The Triple Bottom Line
PrintThe Triple Bottom Line
By Kathleen Furore
 Measuring the impact on people, planet and profit to track success.   

Back in 2005–not long after Hurricane Katrina had devastated New Orleans–Walmart's then-CEO Lee Scott gave a speech titled "21st Century Leadership." Addressing his personal and professional reaction to the disaster, Scott focused on the increasing importance of sustainability, and laid out three goals for the company: to be supplied 100 percent by renewable energy, to create zero waste and to sell products that sustain people and the environment.

"Hurricane Katrina really started it all for us," Scott explains on The Green Room site (www.walmartgreenroom.com)–a platform for an ongoing conversation with NGOs, suppliers and others who want to share ideas and partner with Walmart to help people live better around the world. "Our company's emergency response showed us the potential we have to make a difference on the social and environmental issues that matter most to our customers, associates and communities."

Walmart underscored its commitment to those issues in its sixth annual Global Responsibility Report, released in April 2013. Titled "The Responsibility to Lead," it highlighted the company's accomplishments and progress in the areas of social, company and environmental responsibility, as well as recent achievements to reduce its environmental impact.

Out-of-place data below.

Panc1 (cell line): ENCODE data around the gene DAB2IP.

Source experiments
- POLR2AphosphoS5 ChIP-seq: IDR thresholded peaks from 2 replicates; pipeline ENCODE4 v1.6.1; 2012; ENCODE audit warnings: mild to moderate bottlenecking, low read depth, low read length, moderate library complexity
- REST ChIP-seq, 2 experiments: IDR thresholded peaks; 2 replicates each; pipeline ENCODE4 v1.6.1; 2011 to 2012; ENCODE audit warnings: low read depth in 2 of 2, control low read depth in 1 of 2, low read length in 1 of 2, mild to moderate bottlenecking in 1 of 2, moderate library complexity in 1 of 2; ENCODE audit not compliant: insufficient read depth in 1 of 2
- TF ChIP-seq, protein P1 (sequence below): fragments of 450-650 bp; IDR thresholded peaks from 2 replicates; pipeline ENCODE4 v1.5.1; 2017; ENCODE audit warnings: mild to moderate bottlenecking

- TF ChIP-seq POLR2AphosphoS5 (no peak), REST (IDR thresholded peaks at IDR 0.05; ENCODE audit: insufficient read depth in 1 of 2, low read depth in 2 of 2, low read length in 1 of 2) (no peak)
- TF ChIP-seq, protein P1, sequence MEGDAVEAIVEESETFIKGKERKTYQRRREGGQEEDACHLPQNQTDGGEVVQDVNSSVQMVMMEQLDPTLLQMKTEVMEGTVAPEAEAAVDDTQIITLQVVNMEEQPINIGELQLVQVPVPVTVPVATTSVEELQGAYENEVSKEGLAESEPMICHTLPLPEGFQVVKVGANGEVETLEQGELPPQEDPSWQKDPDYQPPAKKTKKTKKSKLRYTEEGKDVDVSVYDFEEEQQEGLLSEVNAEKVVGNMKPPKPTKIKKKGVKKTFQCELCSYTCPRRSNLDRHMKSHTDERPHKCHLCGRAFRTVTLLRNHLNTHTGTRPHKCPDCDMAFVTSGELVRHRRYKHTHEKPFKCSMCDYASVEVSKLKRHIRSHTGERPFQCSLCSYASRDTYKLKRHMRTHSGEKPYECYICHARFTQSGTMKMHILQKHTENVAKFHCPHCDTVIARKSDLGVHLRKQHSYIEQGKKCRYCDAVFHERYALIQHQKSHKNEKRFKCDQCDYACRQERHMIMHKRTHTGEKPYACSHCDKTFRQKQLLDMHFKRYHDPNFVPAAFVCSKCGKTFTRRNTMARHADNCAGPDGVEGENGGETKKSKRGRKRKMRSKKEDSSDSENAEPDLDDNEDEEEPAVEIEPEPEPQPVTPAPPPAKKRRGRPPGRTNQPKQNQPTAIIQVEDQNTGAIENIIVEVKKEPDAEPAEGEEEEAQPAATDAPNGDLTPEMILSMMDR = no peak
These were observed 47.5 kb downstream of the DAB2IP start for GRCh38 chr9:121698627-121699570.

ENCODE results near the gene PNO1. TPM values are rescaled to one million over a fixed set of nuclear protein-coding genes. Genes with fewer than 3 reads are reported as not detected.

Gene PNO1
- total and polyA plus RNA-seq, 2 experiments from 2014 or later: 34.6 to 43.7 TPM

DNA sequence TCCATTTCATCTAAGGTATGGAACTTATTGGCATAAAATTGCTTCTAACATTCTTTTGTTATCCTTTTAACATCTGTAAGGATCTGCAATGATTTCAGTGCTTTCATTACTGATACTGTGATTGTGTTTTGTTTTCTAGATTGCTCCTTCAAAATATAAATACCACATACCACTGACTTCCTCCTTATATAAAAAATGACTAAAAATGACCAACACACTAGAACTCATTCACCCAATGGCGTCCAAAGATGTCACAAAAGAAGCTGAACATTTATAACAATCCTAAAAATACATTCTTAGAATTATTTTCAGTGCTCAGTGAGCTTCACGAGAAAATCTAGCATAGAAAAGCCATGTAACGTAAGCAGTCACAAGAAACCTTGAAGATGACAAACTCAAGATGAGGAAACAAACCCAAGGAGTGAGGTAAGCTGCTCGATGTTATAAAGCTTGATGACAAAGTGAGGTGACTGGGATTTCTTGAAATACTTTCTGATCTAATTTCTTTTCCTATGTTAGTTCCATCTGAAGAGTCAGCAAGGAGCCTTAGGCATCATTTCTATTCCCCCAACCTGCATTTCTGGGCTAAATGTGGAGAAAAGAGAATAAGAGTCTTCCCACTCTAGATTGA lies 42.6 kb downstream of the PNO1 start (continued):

"We believe our customers should not have to choose between affordability and sustainability."

–Andrea Thomas,

Walmart


"We believe our customers should not have to choose between affordability and sustainability," Andrea Thomas, Walmart's senior vice president for sustainability, said in a statement about the report.

Walmart's move to measure more than monetary success illustrates the Triple Bottom Line (TBL) approach to accounting: a method of evaluating corporate performance by measuring environmental sustainability and social responsibility in addition to profits.

"The [term] was first coined by John Elkington in 1994 to capture the full cost of doing business," says Marc J. Lane, founder of Marc J. Lane Wealth Group in Chicago, a nationally recognized business and tax attorney, and an expert on entrepreneurship and entrepreneurial finance.

The TBL approach, he explains, measures how a company affects people, planet, and profit–commonly referred to as the Three P's.

"Whole Foods Market Inc.'s mission 'to promote the vitality and well-being of all individuals by supplying the highest quality, most wholesome food available' exemplifies their initiative of a triple bottom line approach," Lane says. "[The company's] motto–'Whole Foods, Whole People, Whole Planet'–also reinforces this notion. Whole Foods, in an attempt to create a sustainable food chain, focuses on four factors: sustainable agriculture, wise environmental practices, community citizenship and integrity in all business relationships."





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